UX Lead with a passion for all things UX, IA, Product Design, and Music


MDN user testing for "Command & Query" Search

I recently finished a round of user testing for the Mozilla Developer Network's "Command & Query" search UI, the goal of which is a better way for developers to search and filter content on MDN. This started off as a hackday project in Paris and is now functioning behind a waffle flag on MDN.  We knew this prototype could be improved, so I ran a series of test using usertesting.com to watch and listen to users as they discovered the new UI and walked through a series of tasks. Below is a summary of what I learned and the design recommendations that followed. Follow the tracking bug to stay up to date with the changes. [ bug 1182261 ]  * videos from this user test are private, detailed presentations slides with additional test outcomes available on request. 

What & Who did we test? 

We had a high-level goal of learning from successful and unsuccessful elements of our search filter UI and use key findings to determine next steps to update and improve. While focusing mainly on the Command & Query search UI, users often went through an entire search flow from search > search results > wiki/docs page. They also touched on elements in the navigation and within our page templates that was useful to improving the overall design of MDN. 

MDN focuses mainly on an intermediate to advanced developer audience. For this reason, I screened for users who self-identified as technically savvy users. Some coding knowledge was a plus and present in 60% of users, though typically ended up being between beginner and intermediate level. 70% of users used internet on a desktop or laptop computer for over 10 hours each day. 80% were male and 70% were using Windows. 80% of users were in the 18-25 yr age range. 

5 Key findings for Search UI

  1. Users figured out value of filtering when encountering UI, but not until menu was opened 
  2. When asked a leading question about filtering results, 90% of participants explored the down arrow to find these options. 
  3. Users commented that search field should more clearly identify its functionality 
  4. Users expected content at top of search results to reflect filter chosen in search field from prior step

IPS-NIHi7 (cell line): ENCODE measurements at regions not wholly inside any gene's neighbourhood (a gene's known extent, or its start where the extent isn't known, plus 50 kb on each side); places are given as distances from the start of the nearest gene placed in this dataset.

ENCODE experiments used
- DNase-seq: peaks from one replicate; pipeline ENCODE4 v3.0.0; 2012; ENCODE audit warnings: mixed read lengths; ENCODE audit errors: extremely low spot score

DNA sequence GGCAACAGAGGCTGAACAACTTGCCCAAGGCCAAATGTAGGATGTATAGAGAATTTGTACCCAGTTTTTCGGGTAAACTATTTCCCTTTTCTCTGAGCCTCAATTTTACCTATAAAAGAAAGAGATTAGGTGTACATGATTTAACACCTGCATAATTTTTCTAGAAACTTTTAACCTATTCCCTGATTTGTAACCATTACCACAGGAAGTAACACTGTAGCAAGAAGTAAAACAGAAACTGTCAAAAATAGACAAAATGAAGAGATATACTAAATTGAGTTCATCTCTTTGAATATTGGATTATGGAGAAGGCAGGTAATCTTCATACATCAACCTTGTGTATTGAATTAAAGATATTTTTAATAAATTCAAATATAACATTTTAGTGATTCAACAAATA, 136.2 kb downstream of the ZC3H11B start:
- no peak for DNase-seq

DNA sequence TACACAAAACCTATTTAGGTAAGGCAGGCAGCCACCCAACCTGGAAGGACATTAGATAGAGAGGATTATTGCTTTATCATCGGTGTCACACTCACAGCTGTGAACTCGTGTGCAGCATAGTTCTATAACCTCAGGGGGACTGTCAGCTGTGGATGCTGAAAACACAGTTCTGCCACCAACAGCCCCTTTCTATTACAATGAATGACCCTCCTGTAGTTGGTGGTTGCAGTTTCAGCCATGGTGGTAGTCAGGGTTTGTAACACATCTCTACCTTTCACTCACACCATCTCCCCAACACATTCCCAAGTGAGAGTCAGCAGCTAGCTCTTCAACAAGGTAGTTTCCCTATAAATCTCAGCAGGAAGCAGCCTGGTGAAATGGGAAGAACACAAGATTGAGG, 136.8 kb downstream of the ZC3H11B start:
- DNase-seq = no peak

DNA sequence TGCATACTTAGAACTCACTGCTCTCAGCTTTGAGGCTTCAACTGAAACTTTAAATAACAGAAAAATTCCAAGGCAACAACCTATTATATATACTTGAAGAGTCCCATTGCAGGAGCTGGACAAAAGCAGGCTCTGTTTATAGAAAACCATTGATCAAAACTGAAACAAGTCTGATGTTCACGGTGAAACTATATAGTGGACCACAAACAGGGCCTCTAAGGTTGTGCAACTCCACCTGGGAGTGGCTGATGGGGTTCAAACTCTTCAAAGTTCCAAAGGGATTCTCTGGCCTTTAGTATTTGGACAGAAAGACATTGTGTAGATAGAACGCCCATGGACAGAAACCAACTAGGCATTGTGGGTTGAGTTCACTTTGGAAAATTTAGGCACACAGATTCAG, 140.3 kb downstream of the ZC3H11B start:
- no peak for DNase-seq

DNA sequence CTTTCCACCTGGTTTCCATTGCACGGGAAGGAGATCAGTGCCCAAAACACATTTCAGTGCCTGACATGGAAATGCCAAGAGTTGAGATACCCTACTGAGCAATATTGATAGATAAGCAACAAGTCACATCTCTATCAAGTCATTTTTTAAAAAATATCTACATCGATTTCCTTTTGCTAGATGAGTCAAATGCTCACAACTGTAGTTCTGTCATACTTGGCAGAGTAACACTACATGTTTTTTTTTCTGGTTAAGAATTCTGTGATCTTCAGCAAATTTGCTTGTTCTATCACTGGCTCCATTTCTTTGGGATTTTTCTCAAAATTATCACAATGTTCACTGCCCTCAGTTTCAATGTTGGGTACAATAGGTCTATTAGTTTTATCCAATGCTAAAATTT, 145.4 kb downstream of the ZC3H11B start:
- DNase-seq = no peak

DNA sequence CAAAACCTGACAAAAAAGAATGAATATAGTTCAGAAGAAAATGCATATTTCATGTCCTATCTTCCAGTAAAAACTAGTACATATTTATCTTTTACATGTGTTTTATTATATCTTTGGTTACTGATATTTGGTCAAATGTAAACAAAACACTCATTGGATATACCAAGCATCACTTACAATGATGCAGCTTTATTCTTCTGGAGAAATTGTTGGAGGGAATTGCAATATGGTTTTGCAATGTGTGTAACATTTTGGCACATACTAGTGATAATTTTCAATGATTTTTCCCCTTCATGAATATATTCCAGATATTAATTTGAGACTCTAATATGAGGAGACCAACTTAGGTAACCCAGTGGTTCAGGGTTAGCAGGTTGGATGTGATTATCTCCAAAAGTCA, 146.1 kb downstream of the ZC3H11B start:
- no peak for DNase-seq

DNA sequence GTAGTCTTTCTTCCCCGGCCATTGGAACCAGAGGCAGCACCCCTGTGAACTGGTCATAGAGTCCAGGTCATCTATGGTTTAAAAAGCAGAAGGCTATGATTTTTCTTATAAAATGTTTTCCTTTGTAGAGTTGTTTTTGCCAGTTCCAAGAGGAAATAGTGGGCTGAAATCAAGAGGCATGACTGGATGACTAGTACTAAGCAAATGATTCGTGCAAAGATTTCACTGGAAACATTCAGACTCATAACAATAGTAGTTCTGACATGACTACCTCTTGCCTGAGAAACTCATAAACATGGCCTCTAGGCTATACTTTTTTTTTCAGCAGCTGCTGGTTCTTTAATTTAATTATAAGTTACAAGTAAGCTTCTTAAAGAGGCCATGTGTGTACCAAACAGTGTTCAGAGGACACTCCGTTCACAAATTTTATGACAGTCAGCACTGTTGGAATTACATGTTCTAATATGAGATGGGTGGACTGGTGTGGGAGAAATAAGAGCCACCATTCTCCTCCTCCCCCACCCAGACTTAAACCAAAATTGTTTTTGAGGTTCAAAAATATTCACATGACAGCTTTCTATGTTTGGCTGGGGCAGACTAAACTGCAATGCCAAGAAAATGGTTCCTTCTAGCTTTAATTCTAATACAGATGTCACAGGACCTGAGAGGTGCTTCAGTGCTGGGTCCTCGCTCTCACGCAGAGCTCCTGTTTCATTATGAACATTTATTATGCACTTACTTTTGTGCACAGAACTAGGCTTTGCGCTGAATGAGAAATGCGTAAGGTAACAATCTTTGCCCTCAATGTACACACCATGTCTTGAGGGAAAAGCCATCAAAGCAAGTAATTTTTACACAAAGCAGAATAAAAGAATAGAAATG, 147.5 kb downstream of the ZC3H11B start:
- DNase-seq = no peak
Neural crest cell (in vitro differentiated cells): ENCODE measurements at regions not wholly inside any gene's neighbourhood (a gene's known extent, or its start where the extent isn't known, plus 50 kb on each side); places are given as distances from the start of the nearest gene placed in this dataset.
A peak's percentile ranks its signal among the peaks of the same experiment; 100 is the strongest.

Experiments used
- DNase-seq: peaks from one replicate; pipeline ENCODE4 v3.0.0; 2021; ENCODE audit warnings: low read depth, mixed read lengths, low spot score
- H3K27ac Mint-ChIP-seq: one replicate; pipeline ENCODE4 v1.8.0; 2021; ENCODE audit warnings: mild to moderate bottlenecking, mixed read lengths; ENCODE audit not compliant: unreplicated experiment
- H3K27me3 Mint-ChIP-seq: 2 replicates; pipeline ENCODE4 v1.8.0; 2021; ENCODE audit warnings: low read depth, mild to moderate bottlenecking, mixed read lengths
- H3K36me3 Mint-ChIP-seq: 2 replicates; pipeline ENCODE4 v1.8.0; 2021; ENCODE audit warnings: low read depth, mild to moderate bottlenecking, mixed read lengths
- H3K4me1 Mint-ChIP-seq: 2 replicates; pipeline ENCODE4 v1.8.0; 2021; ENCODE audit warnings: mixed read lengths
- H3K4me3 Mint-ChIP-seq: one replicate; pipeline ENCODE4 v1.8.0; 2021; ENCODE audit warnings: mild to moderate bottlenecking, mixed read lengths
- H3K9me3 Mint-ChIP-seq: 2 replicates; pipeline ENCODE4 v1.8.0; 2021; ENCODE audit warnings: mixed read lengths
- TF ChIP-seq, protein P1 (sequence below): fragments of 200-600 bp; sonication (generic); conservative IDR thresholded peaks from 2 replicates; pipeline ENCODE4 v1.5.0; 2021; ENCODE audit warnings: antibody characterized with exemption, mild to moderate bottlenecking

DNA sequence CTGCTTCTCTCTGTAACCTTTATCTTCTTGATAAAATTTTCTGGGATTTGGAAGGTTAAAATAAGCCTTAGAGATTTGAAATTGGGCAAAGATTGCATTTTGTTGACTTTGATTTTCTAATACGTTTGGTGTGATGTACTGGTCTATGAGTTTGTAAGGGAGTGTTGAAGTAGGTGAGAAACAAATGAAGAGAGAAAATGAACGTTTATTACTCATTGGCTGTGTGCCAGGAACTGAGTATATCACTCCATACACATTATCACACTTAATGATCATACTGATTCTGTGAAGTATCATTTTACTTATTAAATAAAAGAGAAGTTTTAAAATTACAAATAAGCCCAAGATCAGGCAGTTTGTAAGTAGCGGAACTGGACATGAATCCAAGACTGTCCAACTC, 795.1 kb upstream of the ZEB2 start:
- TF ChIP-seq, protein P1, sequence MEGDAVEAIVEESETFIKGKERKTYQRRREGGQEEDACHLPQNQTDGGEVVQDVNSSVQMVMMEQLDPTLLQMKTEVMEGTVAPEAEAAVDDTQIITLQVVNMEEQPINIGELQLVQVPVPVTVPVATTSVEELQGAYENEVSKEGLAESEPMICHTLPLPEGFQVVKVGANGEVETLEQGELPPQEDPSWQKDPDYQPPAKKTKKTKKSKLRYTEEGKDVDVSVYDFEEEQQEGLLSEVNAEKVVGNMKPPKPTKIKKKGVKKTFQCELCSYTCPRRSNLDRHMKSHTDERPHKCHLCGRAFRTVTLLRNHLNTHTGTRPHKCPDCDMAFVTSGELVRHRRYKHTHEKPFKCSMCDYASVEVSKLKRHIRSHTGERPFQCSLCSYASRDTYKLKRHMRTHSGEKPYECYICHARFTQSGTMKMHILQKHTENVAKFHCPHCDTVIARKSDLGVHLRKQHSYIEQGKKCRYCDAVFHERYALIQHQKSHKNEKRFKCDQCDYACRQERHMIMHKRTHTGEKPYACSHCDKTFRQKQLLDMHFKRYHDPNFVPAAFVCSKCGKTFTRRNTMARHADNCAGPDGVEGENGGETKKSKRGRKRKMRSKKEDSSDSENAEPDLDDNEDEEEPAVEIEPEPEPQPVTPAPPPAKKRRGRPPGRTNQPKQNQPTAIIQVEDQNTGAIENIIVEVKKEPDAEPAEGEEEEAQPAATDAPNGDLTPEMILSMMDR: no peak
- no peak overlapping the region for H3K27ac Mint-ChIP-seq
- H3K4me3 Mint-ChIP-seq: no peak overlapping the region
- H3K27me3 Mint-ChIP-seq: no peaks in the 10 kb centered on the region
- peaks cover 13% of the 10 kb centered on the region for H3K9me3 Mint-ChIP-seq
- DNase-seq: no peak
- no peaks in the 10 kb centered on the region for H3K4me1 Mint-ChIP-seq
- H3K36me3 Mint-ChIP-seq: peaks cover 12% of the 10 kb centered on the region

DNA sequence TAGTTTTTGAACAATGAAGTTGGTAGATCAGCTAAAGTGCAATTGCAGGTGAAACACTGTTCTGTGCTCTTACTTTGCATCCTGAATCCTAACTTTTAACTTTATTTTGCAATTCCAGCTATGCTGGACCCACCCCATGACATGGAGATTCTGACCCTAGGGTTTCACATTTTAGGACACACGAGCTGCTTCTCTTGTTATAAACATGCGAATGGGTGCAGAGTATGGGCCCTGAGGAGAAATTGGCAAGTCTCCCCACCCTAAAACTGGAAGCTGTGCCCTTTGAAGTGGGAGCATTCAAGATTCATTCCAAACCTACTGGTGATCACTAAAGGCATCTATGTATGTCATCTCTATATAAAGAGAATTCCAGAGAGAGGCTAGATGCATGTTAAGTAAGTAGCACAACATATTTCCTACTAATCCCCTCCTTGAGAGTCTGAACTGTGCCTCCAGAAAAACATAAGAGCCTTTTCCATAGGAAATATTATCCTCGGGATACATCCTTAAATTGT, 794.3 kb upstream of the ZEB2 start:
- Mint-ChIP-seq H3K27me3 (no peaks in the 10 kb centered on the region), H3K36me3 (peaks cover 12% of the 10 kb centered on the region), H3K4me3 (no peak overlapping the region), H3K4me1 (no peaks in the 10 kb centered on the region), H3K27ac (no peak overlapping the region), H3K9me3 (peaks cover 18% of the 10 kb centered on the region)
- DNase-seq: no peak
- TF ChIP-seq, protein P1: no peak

5. Users commented that # symbol was recognizable for filtering or tagging content (and easier than other filtering syntax - i.e., Gmail search) that they had used. 
Nothing was really frustrating, although a few aspects were slightly tricky to pick up on at first. I sort of fell in love with it once I got the hang of it. Even without an open search ability, the search engine is very satisfying.
The Layout is pretty cool. Definitely gives off a productive feel.
...when searching for CSS ... a ton of results came back, but I didn’t know whether clicking on a result would bring me to a definition. (user found a bug, resulting in redundant result titles)

Design Recommendations

Based on user feedback, the following recommendations balance the lowest amount of dev and design work for the greatest outcome to improve the UI. Bugs have been filed for the following:

  • Add magnifying glass icon to more clearly identify search bar functionality. 
  • Add tool-tip onboarding outside of field to point out new features and describe its value to the user before menu it opened.
  • Reflect chosen filters on search results page. (in field at top of page and in right column)
  • Once filter is chosen (either manually from menu or w/ # quick-command) alter instructional field text to say "add another term or filter" (exact copy tbd)
  • Restrict users' global search history from populating automated search field terms. (user found this not valuable and sometimes intrusive - bonus: auto-populate from a library of key MDN terms)
  • Explore new filter icon for down arrow (low priority as combined other changes in UI may render this unnecessary) 
  • A few additional bugs were found as users navigated through tasks. Bugs have been filed to solve, some of which are not limited to the search UI. Additional design recommendations pertaining to overall MDN website have been communicated and will be prioritized as a separate project. 

Next steps

  1. Present and discuss results with MDN team
  2. File bugs agreed on as a team
  3. Identify further user testing needed before considered ready to launch
  4. Once prioritized updates are implemented, review quality with leads and stakeholders 
  5. Consider any further work necessary before launch
  6. Once launched, display post-launch survey on MDN to both introduce search UI to users and also ask for their feedback



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